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ICE, Metro police extend 287(g) agreement for another year with no changes, over objections of immigrant advocates

Michelle Rindels
Michelle Rindels
Luz Gray
Luz Gray
ImmigrationLocal Government

U.S. Immigration and Customs Enforcement (ICE) says it has extended a controversial 287(g) partnership with the Las Vegas Metropolitan Police Department for another year, and has not made any changes to the current agreement.

ICE spokeswoman Paige Hughes confirmed the renewal yesterday. The agreement involves ICE training local police officers to carry out some of the duties of immigration officers within jails, including screening people who are booked in the jail and flagging people who are in the country illegally for deportation. 

“The relationship between U. S. Immigration and Customs Enforcement and Las Vegas Metropolitan Police Department is an indispensable component of promoting public safety and security in our community,” ICE said in an emailed statement to The Nevada Independent. “ICE’s 287(g) program is one of the tools ICE uses to improve public safety by removing from the streets criminal aliens who are notorious for targeting victims in their own immigrant communities.”

Immigrant advocates in Nevada and elsewhere in the country have called for an end to the agreements when they expire June 30, arguing that they expend local resources on federal priorities, erode trust between immigrant communities and local law enforcement and trigger deportation proceedings against people with low-level offenses. In addition to unsuccessful efforts to bring more transparency into the 287(g) process through bills in the Legislature, advocates say they have been reaching out to county commissioners who approve Metro’s budget and trying to schedule meetings with Sheriff Joe Lombardo to raise their concerns.

“It’s very disappointing because we know that the immigrant community is under a threat right now by this administration … and now we have a sheriff that is not willing to stand up to that,” Erika Castro, head of the Nevada Immigrant Coalition, said in an interview on Thursday. “It’s become clear that they don’t want to work with us and that they’re actively withholding information at a time when the community is very fearful and worried about what law enforcement is doing in collaboration with ICE.” 

A Metro spokeswoman confirmed the renewal on Thursday and said the signed agreement would be publicly released soon. Among other things, the agreement specifically states that Metro must have prior approval from ICE for releasing information about the agreement to the media; Metro has previously denied records requests for details such as how many people referred to ICE had been booked into jail solely on the basis of a traffic offense.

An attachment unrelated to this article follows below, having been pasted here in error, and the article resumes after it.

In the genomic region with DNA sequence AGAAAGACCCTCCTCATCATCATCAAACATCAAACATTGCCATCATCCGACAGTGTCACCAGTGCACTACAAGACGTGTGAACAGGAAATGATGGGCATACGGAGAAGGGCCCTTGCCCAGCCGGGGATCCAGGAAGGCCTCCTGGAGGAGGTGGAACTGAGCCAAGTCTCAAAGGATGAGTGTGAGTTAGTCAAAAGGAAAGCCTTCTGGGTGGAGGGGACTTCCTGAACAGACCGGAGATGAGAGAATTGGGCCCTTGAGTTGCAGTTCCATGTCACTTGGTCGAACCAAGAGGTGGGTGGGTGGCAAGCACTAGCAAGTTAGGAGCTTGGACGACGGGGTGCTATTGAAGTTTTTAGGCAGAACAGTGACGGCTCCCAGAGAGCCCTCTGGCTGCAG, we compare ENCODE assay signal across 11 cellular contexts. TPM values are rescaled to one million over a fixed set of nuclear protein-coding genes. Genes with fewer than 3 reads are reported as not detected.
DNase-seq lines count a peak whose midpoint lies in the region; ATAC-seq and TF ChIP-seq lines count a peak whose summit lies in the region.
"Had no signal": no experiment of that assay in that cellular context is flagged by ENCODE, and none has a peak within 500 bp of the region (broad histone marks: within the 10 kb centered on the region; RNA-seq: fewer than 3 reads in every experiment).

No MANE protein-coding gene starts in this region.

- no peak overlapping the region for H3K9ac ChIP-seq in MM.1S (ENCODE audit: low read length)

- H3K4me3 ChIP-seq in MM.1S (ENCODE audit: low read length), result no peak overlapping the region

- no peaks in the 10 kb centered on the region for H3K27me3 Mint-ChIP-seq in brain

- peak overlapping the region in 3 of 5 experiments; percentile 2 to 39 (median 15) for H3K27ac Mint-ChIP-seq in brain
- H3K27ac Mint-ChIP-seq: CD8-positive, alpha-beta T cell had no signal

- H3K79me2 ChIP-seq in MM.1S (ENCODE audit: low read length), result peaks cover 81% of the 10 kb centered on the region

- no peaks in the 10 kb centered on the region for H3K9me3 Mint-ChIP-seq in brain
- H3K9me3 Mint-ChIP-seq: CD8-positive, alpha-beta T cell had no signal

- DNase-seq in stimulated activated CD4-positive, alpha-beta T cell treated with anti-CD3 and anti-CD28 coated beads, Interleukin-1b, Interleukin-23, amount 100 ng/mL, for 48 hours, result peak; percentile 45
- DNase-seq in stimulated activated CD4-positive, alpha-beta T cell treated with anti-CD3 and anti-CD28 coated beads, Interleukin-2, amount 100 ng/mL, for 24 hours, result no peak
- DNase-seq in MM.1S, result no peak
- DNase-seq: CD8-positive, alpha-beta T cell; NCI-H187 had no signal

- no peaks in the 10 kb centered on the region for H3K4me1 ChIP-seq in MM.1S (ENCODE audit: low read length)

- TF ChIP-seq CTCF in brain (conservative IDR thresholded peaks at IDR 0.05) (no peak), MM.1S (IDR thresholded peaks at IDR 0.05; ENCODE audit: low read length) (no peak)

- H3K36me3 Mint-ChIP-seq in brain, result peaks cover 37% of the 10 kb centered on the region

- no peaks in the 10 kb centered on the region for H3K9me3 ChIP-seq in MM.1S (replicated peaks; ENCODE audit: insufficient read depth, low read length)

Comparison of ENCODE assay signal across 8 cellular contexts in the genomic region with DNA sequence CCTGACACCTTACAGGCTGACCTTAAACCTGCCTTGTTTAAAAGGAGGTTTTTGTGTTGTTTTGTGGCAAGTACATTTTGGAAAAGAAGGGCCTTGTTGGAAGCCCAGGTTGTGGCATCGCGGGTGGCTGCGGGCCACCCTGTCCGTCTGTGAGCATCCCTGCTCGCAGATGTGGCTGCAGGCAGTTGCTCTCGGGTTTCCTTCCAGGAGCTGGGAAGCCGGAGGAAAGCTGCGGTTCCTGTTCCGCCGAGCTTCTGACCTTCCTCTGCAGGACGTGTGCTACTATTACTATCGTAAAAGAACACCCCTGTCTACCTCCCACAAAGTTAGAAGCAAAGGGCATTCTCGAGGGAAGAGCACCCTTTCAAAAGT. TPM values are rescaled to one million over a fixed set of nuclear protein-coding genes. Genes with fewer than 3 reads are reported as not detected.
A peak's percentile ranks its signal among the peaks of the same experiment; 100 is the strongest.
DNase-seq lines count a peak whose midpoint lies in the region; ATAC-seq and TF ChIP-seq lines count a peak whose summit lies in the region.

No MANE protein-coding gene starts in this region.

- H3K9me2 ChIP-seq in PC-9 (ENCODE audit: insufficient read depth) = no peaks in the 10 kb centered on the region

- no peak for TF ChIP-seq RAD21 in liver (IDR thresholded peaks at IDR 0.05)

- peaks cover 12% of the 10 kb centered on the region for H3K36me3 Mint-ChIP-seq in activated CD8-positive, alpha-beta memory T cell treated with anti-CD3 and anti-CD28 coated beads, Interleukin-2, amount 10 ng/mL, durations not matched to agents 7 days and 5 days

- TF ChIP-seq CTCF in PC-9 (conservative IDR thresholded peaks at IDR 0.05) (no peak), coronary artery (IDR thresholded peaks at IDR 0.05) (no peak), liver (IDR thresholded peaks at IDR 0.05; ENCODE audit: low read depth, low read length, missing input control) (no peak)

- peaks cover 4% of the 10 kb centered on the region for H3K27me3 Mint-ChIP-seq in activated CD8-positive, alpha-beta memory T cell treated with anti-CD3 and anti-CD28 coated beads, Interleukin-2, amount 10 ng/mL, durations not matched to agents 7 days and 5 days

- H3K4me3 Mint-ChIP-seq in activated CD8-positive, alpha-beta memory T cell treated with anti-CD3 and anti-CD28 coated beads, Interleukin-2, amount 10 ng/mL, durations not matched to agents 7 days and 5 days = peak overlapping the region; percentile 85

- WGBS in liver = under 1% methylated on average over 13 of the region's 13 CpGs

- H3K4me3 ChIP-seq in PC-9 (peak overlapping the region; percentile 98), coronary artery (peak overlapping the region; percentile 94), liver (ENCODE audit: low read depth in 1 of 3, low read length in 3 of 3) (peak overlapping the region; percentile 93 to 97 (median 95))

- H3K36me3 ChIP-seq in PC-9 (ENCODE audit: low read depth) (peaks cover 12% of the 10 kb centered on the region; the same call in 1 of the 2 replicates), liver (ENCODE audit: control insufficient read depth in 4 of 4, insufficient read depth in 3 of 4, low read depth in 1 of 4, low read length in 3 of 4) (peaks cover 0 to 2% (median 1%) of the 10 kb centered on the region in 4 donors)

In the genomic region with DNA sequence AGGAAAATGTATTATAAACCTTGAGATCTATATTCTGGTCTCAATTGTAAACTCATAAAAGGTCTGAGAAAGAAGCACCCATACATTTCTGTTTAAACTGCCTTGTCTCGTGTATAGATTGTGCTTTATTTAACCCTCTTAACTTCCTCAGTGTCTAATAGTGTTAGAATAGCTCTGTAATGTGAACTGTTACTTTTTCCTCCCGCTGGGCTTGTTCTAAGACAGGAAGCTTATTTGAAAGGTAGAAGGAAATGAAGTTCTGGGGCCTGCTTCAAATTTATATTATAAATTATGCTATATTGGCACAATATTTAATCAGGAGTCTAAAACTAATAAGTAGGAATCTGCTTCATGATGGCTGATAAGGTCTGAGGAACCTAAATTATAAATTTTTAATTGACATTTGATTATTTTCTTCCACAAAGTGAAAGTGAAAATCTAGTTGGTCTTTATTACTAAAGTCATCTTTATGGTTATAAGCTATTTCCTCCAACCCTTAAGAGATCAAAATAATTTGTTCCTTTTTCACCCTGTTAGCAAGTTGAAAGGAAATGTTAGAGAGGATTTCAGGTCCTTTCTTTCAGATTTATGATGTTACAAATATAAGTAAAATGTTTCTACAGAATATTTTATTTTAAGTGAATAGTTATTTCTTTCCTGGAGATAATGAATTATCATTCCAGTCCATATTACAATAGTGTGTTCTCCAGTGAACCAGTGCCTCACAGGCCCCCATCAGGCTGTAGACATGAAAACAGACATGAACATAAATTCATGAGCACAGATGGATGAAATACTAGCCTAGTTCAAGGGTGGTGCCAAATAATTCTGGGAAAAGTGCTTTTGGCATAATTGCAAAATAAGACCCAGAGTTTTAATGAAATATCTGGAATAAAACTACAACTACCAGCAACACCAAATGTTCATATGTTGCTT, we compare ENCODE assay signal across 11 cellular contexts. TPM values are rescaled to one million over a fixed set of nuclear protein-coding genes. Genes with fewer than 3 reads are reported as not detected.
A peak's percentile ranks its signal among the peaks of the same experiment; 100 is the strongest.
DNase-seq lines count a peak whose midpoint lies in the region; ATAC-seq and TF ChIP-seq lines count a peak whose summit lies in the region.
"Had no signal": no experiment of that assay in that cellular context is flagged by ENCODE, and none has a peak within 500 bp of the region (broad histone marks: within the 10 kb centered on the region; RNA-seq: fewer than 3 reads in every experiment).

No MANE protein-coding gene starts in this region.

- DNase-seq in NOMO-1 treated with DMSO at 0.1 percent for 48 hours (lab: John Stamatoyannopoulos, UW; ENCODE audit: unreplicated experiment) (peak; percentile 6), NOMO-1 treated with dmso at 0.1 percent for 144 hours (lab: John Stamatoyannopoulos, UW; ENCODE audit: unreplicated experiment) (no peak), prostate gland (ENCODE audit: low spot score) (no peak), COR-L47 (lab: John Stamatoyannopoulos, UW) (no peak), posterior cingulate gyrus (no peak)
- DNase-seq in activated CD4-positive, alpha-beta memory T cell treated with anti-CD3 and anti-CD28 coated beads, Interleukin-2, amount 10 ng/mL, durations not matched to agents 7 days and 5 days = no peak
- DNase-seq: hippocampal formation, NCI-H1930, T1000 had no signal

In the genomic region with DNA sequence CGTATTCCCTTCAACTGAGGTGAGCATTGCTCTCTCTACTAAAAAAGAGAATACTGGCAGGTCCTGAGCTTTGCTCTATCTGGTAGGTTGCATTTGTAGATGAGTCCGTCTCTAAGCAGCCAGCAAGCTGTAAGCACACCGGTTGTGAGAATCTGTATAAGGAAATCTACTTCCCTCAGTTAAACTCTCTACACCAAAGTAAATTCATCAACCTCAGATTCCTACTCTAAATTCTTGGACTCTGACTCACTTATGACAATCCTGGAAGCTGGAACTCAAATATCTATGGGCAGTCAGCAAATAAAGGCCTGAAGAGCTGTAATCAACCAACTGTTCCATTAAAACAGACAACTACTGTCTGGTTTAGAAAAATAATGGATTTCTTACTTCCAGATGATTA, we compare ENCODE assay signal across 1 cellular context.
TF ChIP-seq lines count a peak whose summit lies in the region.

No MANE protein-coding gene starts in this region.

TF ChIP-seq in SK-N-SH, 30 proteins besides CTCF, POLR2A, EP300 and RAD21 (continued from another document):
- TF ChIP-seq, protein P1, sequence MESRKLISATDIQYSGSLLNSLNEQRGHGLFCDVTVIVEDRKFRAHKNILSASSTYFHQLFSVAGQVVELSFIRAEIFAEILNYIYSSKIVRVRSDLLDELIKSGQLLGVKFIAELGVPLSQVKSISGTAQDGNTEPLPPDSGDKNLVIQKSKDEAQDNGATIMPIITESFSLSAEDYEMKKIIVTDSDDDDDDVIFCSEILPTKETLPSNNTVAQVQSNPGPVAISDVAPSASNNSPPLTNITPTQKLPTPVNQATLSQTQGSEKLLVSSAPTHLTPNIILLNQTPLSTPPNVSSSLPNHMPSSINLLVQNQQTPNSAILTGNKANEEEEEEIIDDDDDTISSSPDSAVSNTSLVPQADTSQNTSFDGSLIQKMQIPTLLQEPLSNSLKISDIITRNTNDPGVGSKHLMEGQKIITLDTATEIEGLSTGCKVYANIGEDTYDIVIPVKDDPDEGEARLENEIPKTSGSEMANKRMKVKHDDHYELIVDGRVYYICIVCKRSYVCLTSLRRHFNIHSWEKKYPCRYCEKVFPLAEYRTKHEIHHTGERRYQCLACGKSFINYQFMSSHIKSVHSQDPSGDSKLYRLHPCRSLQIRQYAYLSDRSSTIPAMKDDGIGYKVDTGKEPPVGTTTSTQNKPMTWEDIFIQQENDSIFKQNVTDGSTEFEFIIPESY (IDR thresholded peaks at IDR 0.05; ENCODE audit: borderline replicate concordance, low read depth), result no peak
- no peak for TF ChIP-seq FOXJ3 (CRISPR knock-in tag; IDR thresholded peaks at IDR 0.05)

Michael Kagan, a law professor and director of UNLV's Immigration Clinic, said the renewal of the agreement in its existing form leaves questions about whether the sheriff will be fulfilling promises not to turn people over to ICE if their worst offense is a misdemeanor that isn't domestic violence or a DUI.

"My concern is that Sheriff Lombardo made promises about limitations on cooperation with ICE ... But the operating procedures that have been made public don’t have these limitations. And we have seen cases where Metro has turned people over to ICE after very minor arrests," he said. "A revised 287g agreement might have been a place where the Sheriff’s promises could have been made real."

Critics include the ACLU of Nevada, which says Metro has briefed them about the program and they understand where the agency is coming from, but they fundamentally disagree with it and believe the system of “detainers” that are issued through the program is unconstitutional.

“If there is some benefit we’re deriving from the program, we would like to know what that is, because we see it as only helping the federal government,” Tod Story, executive director of the ACLU of Nevada, said in an interview. “There’s no legal obligation for Metro to participate in the program. We’d like to see them stop participating in the program.”

Bliss Requa-Trautz of the Arriba Las Vegas Workers Center, which has urged the end of the collaboration, noted that the agency can still pull out of the agreement even though they have renewed it.

"The renewal of the 287(g) comes at a time where, across the country, we are facing these truly awful images of children in cages, families dying while waiting in line for asylum, of concentration camps," she said. "And we have to ask ourselves, what does this mean that the sheriff is choosing to renew this agreement at such a polemical time?"

In spite of her opposition to the agreement overall, immigrant advocate Astrid Silva of DREAM Big Nevada said she does advise immigrants to go to the police if they have been a victim of crime or have something to report. She said immigrants should not shy away from working with police because of 287(g), but should take precautions to avoid any arrest that would land them in jail and put them in contact with the program. 

ICE said that as of May 2019, it has 287(g) agreements with 80 law enforcement agencies in 21 states.

Updated at 3:45 p.m. to add comment from Bliss Requa-Trautz and at 4:45 p.m. to add comment from Professor Michael Kagan.


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